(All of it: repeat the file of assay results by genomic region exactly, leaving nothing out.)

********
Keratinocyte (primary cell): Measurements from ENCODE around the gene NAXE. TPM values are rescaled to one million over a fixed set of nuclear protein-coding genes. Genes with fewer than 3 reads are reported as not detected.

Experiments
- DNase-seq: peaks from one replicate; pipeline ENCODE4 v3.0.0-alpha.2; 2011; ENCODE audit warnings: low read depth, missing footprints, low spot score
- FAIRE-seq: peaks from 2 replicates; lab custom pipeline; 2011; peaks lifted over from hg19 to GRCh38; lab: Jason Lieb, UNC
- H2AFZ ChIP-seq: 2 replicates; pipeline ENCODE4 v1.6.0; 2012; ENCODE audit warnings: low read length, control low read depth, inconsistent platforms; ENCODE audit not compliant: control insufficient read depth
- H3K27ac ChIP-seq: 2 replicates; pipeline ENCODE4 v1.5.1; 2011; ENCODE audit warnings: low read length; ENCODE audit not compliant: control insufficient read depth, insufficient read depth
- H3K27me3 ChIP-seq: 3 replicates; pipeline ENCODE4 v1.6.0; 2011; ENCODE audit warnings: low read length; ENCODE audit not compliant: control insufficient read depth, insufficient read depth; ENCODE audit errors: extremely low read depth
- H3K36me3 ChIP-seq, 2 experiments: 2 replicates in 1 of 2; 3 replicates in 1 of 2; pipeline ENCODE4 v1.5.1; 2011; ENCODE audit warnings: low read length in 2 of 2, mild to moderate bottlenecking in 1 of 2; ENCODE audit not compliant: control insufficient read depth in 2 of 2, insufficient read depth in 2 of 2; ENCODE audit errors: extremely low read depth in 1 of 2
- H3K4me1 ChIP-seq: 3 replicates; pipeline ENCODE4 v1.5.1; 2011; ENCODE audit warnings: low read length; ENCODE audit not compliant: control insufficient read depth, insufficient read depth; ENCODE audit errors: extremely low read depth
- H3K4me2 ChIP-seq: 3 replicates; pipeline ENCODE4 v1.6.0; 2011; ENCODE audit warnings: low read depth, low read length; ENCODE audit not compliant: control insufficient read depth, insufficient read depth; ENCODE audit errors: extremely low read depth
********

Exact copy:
Keratinocyte (primary cell): Measurements from ENCODE around the gene NAXE. TPM values are rescaled to one million over a fixed set of nuclear protein-coding genes. Genes with fewer than 3 reads are reported as not detected.

Experiments
- DNase-seq: peaks from one replicate; pipeline ENCODE4 v3.0.0-alpha.2; 2011; ENCODE audit warnings: low read depth, missing footprints, low spot score
- FAIRE-seq: peaks from 2 replicates; lab custom pipeline; 2011; peaks lifted over from hg19 to GRCh38; lab: Jason Lieb, UNC
- H2AFZ ChIP-seq: 2 replicates; pipeline ENCODE4 v1.6.0; 2012; ENCODE audit warnings: low read length, control low read depth, inconsistent platforms; ENCODE audit not compliant: control insufficient read depth
- H3K27ac ChIP-seq: 2 replicates; pipeline ENCODE4 v1.5.1; 2011; ENCODE audit warnings: low read length; ENCODE audit not compliant: control insufficient read depth, insufficient read depth
- H3K27me3 ChIP-seq: 3 replicates; pipeline ENCODE4 v1.6.0; 2011; ENCODE audit warnings: low read length; ENCODE audit not compliant: control insufficient read depth, insufficient read depth; ENCODE audit errors: extremely low read depth
- H3K36me3 ChIP-seq, 2 experiments: 2 replicates in 1 of 2; 3 replicates in 1 of 2; pipeline ENCODE4 v1.5.1; 2011; ENCODE audit warnings: low read length in 2 of 2, mild to moderate bottlenecking in 1 of 2; ENCODE audit not compliant: control insufficient read depth in 2 of 2, insufficient read depth in 2 of 2; ENCODE audit errors: extremely low read depth in 1 of 2
- H3K4me1 ChIP-seq: 3 replicates; pipeline ENCODE4 v1.5.1; 2011; ENCODE audit warnings: low read length; ENCODE audit not compliant: control insufficient read depth, insufficient read depth; ENCODE audit errors: extremely low read depth
- H3K4me2 ChIP-seq: 3 replicates; pipeline ENCODE4 v1.6.0; 2011; ENCODE audit warnings: low read depth, low read length; ENCODE audit not compliant: control insufficient read depth, insufficient read depth; ENCODE audit errors: extremely low read depth